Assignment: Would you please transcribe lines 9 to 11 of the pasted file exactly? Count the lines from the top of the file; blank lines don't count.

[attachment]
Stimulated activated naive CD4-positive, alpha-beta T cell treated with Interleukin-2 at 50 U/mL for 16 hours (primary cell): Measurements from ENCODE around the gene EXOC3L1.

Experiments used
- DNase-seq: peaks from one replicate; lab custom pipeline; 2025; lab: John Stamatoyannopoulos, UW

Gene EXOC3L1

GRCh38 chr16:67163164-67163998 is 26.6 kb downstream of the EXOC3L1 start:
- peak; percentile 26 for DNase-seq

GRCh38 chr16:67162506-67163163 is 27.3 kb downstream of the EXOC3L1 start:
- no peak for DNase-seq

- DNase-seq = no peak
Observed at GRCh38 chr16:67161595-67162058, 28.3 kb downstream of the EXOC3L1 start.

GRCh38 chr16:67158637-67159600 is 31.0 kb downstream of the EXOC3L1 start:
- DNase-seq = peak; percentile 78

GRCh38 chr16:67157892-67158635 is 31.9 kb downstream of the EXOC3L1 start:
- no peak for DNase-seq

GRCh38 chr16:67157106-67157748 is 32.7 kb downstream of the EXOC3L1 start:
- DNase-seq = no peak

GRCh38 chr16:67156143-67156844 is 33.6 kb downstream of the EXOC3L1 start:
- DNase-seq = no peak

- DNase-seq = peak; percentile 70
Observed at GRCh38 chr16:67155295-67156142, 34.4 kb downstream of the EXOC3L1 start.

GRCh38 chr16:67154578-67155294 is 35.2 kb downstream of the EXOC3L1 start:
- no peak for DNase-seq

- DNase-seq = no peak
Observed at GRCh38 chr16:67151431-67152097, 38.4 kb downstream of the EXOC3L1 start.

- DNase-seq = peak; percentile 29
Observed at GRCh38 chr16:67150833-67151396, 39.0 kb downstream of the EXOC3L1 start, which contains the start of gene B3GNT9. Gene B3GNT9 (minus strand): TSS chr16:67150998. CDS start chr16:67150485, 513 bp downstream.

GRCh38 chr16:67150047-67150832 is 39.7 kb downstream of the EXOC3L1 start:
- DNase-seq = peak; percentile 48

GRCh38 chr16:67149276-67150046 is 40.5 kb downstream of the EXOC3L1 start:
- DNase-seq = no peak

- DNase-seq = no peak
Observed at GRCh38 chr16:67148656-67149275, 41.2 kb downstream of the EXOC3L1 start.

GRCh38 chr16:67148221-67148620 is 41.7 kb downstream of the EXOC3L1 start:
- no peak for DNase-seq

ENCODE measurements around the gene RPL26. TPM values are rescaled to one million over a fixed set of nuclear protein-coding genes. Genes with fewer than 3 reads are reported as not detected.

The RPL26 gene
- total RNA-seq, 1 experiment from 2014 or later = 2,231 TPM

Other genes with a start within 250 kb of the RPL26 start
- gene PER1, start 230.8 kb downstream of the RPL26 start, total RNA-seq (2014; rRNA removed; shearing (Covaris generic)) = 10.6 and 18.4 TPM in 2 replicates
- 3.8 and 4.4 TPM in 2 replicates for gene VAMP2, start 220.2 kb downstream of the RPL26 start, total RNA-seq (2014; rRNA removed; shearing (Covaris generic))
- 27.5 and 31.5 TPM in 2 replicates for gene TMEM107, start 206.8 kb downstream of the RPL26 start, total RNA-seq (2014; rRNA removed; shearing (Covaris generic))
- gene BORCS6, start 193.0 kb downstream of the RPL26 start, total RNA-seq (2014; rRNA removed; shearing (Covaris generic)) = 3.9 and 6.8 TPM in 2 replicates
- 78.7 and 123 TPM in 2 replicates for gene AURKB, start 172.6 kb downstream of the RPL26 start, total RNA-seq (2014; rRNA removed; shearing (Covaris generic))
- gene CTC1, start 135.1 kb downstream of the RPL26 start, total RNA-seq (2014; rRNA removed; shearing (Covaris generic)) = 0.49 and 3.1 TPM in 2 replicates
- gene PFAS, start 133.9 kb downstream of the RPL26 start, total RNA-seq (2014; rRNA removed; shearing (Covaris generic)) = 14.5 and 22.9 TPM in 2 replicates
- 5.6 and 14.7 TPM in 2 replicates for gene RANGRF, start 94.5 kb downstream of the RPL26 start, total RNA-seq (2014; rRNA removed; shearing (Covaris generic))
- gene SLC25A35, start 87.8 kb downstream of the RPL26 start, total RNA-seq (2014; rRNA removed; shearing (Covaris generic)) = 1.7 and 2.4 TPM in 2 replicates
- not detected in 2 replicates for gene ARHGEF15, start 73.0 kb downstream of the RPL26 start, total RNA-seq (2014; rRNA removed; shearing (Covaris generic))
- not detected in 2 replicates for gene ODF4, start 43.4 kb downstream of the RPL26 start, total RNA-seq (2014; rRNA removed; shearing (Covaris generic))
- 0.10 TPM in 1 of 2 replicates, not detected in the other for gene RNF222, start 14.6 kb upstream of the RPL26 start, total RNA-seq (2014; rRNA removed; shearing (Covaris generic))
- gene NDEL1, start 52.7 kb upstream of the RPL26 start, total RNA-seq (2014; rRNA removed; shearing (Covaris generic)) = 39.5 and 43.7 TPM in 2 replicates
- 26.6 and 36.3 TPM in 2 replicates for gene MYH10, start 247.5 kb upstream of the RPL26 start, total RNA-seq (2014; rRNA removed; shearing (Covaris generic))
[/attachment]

- DNase-seq = no peak
Observed at GRCh38 chr16:67161595-67162058, 28.3 kb downstream of the EXOC3L1 start.

GRCh38 chr16:67158637-67159600 is 31.0 kb downstream of the EXOC3L1 start: